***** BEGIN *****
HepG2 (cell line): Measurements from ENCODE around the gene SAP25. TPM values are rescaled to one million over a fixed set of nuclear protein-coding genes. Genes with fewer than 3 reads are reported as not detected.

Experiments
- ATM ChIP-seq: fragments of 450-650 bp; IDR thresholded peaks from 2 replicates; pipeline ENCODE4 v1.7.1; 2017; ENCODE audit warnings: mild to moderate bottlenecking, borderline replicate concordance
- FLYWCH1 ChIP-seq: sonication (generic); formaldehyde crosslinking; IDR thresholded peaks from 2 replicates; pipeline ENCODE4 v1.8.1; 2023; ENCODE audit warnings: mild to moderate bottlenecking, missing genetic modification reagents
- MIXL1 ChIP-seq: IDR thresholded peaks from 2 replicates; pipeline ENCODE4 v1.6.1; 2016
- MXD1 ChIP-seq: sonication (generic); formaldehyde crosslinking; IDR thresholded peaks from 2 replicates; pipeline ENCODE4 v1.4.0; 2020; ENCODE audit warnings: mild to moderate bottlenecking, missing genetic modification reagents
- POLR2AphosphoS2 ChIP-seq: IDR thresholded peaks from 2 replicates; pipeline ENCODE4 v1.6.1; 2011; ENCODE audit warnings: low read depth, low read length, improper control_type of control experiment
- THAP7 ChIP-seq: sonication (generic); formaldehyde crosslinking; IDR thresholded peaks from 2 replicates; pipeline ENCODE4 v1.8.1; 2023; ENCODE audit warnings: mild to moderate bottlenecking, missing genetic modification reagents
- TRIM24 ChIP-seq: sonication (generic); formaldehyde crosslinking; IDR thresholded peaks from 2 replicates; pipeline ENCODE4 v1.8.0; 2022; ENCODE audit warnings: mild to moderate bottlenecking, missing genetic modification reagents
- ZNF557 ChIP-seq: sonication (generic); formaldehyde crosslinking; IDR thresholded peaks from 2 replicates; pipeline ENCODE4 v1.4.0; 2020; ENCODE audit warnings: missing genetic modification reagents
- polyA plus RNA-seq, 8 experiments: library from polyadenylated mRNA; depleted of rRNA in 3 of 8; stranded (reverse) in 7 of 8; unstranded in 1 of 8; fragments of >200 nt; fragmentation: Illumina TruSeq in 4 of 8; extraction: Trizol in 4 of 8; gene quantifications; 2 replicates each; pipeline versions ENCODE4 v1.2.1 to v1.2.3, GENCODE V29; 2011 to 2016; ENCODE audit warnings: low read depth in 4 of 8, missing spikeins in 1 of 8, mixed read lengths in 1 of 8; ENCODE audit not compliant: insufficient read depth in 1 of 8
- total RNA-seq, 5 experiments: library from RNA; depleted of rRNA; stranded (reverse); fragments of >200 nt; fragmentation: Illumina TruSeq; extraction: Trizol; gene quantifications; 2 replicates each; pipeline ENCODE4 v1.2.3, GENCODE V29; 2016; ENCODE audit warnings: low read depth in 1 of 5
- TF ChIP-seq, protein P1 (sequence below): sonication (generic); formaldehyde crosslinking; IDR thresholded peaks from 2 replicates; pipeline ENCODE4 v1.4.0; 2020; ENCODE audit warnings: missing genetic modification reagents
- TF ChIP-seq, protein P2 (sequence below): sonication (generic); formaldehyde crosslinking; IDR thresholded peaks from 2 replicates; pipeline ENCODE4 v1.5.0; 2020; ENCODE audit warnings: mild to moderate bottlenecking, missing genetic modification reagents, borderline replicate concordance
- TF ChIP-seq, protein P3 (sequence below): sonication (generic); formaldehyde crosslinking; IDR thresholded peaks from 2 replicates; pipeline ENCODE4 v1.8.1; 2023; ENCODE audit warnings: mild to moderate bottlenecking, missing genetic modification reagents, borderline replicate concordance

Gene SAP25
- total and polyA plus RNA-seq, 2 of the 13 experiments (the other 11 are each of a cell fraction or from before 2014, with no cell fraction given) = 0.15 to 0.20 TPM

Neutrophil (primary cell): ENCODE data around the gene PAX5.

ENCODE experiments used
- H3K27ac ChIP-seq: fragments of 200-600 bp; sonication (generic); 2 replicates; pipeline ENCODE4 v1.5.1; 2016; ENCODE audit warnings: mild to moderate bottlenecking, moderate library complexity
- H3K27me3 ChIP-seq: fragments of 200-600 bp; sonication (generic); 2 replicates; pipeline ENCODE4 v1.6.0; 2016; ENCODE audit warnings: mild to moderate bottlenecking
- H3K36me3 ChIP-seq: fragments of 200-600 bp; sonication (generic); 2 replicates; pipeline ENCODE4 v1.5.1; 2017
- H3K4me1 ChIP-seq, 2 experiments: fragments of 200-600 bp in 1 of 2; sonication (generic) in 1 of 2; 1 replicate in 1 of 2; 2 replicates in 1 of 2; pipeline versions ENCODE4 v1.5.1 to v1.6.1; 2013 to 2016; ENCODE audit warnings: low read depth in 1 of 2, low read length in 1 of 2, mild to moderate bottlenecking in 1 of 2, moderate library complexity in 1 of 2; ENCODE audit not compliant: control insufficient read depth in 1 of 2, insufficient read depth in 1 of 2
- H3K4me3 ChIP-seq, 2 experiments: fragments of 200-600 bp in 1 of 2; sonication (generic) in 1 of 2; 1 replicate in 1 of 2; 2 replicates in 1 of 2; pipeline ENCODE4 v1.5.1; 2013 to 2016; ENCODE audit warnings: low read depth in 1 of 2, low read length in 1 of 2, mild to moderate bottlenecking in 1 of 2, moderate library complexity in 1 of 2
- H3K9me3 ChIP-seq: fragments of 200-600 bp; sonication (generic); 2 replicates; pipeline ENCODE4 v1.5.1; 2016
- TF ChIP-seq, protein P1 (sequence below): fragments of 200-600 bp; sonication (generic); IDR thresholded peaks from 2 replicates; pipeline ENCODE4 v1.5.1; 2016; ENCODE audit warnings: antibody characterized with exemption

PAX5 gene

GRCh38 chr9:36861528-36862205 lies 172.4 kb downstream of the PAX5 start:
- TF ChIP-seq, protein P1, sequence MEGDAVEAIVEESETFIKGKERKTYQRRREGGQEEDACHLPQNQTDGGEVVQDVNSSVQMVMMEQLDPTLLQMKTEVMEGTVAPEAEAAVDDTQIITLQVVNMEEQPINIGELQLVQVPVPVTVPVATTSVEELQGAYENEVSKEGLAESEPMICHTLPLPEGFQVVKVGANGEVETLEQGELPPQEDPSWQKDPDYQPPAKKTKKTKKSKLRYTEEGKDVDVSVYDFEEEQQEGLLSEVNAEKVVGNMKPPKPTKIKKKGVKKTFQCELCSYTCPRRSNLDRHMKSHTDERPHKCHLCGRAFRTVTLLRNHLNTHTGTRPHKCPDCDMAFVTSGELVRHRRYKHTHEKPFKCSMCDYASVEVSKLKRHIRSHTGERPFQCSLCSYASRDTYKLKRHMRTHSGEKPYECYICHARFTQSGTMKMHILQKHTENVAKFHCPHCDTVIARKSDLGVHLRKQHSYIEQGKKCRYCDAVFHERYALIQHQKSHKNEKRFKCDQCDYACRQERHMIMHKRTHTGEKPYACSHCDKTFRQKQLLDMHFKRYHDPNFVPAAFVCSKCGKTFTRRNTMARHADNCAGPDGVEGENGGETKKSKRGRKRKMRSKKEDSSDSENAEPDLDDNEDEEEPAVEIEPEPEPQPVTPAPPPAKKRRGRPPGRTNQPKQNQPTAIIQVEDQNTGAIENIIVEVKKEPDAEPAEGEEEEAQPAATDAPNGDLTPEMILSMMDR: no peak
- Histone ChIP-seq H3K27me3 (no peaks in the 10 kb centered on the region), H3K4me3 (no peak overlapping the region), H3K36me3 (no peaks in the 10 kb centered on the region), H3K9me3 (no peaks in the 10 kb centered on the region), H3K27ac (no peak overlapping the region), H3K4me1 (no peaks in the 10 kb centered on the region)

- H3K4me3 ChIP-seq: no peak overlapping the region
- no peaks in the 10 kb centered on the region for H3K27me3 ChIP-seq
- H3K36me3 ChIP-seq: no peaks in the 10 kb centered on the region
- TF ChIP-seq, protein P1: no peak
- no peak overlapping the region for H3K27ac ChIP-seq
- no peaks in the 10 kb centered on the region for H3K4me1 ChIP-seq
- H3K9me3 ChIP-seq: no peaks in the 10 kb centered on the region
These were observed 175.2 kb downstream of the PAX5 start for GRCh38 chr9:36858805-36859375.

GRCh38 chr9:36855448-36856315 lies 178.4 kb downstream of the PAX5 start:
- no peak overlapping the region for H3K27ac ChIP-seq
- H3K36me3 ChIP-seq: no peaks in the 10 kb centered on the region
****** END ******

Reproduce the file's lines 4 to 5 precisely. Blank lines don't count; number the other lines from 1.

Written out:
- FLYWCH1 ChIP-seq: sonication (generic); formaldehyde crosslinking; IDR thresholded peaks from 2 replicates; pipeline ENCODE4 v1.8.1; 2023; ENCODE audit warnings: mild to moderate bottlenecking, missing genetic modification reagents
- MIXL1 ChIP-seq: IDR thresholded peaks from 2 replicates; pipeline ENCODE4 v1.6.1; 2016